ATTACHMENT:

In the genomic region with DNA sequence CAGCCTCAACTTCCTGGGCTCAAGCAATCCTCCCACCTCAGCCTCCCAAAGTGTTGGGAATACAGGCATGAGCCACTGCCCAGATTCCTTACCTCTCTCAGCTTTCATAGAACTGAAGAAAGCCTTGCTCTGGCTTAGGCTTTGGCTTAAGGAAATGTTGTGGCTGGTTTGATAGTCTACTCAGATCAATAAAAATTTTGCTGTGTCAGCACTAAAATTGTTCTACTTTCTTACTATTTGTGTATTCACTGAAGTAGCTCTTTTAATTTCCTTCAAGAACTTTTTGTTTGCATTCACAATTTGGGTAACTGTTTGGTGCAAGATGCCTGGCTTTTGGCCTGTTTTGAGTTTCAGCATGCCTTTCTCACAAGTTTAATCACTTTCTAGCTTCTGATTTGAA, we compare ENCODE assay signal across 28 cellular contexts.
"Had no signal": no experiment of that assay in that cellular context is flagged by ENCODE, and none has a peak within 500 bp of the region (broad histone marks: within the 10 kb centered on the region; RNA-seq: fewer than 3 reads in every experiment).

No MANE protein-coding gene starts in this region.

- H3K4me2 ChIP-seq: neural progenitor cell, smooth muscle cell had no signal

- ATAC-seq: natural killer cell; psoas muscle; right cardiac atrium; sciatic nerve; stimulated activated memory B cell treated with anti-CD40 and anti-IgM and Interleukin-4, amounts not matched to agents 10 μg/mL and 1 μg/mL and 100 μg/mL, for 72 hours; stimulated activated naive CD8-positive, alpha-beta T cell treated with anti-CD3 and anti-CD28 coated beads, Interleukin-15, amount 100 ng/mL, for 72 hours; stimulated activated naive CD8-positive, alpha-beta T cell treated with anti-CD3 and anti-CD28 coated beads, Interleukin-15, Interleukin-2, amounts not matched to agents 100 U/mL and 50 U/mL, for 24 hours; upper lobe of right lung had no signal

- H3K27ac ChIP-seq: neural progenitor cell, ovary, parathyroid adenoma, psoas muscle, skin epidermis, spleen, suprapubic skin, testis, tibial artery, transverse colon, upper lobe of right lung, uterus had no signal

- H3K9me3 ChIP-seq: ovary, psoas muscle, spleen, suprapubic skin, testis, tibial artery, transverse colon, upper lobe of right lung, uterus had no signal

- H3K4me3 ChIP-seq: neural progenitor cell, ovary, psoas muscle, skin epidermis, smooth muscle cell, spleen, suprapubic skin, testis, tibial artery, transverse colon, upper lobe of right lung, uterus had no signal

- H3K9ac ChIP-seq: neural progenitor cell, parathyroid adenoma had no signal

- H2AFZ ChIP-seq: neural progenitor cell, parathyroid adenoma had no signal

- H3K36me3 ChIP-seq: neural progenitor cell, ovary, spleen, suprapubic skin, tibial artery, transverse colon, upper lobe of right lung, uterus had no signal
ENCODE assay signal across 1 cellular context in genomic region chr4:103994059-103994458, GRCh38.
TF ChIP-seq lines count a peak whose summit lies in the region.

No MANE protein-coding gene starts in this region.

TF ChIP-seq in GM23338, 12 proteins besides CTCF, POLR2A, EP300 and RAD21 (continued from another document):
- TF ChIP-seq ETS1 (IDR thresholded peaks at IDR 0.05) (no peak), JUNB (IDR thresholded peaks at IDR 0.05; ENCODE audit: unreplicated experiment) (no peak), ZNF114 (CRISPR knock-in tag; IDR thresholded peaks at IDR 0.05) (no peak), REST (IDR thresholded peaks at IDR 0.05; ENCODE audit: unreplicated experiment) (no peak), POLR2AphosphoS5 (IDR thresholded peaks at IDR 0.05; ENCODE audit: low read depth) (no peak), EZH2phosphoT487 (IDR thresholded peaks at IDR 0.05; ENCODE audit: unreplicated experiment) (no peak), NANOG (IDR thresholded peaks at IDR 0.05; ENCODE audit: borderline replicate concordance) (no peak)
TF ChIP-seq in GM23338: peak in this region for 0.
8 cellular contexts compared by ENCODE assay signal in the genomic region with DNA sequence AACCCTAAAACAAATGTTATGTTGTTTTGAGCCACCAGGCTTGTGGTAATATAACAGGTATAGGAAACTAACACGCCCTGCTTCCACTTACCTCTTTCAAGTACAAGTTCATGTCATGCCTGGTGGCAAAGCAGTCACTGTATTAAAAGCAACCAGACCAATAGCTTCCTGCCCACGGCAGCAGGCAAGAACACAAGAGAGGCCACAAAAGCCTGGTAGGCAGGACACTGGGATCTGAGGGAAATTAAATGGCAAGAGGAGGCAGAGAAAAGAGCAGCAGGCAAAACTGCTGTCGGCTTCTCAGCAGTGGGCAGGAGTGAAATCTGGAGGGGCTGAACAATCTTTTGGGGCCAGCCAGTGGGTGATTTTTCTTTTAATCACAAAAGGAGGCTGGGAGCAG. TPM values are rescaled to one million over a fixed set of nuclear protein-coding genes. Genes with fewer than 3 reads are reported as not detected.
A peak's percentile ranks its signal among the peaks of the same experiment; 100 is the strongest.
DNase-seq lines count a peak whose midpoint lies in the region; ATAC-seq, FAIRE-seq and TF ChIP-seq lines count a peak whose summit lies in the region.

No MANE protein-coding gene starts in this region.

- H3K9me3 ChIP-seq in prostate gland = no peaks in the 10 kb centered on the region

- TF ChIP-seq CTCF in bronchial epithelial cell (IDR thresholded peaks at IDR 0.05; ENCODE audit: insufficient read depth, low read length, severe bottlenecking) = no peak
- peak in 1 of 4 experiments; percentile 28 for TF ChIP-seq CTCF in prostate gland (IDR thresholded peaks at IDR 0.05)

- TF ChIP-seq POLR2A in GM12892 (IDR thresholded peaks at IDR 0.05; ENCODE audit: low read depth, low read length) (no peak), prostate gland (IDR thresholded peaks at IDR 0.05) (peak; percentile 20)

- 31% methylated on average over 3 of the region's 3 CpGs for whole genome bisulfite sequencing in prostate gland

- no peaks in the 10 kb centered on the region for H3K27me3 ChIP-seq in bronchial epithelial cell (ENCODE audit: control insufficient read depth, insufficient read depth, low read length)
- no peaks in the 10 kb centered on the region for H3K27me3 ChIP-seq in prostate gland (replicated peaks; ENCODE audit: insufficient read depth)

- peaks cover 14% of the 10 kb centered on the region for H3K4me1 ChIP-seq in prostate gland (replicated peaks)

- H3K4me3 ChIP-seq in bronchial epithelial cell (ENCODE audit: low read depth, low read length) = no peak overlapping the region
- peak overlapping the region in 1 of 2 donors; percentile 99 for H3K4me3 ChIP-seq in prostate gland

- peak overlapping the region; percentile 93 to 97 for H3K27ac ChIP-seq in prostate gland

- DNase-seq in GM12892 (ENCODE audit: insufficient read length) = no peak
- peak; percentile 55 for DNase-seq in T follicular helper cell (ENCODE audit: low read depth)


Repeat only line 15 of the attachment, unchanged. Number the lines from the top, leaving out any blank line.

TF ChIP-seq in GM23338, 12 proteins besides CTCF, POLR2A, EP300 and RAD21 (continued from another document):